by Jenna Woginrich
her previous one left off. Woginrich continues to strive to live her dream of homesteading. She moves into a new place, a rented cabin in a small community in Vermont. Continues gardening, raising chickens and rabbits. Adds sheep, ducks, geese, a turkey, a goat and a sheepdog to her little farm. Most of the book is not really details about the animals, or even about her efforts to raise her own food. For all she loves sheep, I learned more about what it's actually like to keep them from this other book. There's not much mention of her practices of animal husbandry, for example, until she has to defend someone's accusations on how she keeps them. There's hardly any mention of the garden, except for that she has one. It came across to me that the focus was her emotional journey. She talks a lot about her longings, dreams and plans, and then describes how she goes about acquiring them. There are welcoming neighbors who help her along the way, and suspicious ones who report her (unfounded) for animal cruelty. In the end, she discovers she can't stay forever at the cabin and undergoes a frantic search for a piece of land to own.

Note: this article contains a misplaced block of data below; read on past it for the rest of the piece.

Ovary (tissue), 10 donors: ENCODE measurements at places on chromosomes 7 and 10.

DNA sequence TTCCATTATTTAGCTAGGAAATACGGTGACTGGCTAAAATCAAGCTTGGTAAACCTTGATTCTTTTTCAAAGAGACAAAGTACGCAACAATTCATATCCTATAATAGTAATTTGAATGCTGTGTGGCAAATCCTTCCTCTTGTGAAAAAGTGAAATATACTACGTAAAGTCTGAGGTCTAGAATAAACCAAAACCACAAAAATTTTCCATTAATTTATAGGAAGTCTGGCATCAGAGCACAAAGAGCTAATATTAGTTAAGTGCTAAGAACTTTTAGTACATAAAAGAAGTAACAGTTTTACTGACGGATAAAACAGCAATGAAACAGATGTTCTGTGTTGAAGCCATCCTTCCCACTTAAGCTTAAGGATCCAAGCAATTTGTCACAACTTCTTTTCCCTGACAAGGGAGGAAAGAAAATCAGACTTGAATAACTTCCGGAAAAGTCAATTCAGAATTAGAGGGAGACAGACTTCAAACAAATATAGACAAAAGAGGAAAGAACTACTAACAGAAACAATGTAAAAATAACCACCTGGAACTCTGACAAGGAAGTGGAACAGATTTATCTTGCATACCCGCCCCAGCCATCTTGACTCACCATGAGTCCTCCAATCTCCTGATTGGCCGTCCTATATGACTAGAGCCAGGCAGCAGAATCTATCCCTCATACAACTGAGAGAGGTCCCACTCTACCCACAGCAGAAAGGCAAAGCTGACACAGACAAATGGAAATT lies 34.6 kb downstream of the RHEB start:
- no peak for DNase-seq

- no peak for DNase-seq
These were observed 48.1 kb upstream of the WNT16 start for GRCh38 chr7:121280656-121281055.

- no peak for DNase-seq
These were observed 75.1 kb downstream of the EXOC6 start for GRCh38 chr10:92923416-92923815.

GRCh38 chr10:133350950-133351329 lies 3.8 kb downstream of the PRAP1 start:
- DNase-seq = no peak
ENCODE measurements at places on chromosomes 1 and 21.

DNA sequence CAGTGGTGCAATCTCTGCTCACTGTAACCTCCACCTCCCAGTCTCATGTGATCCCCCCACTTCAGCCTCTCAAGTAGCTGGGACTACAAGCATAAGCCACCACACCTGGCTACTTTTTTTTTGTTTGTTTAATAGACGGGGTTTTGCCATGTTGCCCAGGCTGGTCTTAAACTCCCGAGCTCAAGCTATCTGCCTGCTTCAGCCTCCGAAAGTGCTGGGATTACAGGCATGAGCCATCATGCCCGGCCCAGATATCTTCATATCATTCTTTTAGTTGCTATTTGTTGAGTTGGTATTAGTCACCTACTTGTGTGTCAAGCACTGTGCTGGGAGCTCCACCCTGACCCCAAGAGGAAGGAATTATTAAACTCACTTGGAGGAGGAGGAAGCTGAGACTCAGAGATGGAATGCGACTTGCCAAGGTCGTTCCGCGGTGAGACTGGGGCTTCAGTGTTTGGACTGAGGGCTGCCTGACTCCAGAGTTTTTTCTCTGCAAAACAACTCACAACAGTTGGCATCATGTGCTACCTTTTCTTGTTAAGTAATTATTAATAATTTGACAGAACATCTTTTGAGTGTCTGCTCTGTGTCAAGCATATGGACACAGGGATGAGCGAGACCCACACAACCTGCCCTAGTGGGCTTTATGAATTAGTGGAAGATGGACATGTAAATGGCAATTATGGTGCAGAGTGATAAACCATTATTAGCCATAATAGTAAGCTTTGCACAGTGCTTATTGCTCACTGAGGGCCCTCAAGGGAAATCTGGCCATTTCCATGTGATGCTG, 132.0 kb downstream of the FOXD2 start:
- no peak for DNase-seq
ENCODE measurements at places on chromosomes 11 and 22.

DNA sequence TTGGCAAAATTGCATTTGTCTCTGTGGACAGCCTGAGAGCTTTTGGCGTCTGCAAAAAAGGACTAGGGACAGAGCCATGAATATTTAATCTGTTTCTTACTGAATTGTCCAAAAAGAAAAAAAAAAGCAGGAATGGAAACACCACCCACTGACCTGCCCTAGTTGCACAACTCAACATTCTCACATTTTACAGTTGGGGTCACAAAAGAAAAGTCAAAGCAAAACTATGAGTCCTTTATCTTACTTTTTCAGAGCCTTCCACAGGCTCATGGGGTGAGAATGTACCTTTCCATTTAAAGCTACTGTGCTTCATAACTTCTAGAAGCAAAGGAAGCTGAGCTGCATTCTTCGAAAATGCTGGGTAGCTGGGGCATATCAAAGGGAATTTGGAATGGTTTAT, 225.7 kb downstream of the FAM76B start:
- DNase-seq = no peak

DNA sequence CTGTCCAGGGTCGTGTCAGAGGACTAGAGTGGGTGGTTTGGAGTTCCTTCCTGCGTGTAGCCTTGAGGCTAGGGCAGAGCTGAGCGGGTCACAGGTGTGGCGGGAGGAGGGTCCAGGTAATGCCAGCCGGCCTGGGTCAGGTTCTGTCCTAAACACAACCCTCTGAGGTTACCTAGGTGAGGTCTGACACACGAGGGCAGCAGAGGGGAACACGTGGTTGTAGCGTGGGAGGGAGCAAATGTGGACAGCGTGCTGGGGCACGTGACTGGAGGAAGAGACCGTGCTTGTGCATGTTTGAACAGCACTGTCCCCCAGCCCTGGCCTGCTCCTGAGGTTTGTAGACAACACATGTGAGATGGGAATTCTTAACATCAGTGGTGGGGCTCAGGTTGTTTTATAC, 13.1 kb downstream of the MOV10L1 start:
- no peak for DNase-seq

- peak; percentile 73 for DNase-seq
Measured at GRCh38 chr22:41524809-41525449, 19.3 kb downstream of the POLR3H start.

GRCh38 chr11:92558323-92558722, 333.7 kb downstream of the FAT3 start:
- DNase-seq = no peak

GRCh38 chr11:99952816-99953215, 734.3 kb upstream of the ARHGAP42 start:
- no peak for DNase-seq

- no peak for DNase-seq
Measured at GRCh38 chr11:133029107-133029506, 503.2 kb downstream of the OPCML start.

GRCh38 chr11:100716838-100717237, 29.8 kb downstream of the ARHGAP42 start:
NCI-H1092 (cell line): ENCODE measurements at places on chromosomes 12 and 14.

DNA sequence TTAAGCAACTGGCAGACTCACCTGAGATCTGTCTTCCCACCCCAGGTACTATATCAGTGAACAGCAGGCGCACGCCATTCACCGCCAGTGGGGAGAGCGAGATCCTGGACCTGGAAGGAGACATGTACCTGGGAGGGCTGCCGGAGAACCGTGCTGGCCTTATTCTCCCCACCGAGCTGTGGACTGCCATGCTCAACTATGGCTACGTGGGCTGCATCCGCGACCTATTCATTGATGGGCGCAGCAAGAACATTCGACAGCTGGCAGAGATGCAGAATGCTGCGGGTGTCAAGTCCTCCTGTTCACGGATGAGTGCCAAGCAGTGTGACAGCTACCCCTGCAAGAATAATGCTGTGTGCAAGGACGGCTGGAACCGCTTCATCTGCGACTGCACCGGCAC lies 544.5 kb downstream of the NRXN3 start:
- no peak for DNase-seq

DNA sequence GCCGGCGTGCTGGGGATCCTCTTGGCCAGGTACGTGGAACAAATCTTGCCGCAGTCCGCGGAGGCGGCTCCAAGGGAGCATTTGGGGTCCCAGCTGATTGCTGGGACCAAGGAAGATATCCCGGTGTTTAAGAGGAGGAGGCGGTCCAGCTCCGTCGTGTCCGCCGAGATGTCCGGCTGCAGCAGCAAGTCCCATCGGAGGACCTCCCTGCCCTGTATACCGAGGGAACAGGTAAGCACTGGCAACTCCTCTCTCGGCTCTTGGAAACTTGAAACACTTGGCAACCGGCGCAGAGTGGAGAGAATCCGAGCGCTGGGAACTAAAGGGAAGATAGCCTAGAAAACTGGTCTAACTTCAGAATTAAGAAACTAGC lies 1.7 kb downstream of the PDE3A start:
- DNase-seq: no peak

Barnheart was a quick, focused read. I really admired the tenacity which she had, to stick to her goals. She didn't mind if she looked odd to her neighbors (or even her own family) but just went ahead and found classes in the things she wanted to learn, found someone to trade sheep with her, found friends who liked fiddling, neighbors who helped her build a sheep shed, a whole community of people living the same kind of lifestyle (with a surprising variety of backgrounds). Her enthusiasm is catching, her honesty refreshing, her love for this way of life very obvious. I enjoyed reading her little book and have recently subscribed to her blog so I can follow along with her doings. I don't know if I'll ever have a homestead (or even if I want to) but I do love gardening, and want to have a few chickens someday (maybe rabbits too) so it's nice to see someone living that dream and far beyond it.
Rating: 3/5 ........ 184 pages, 2011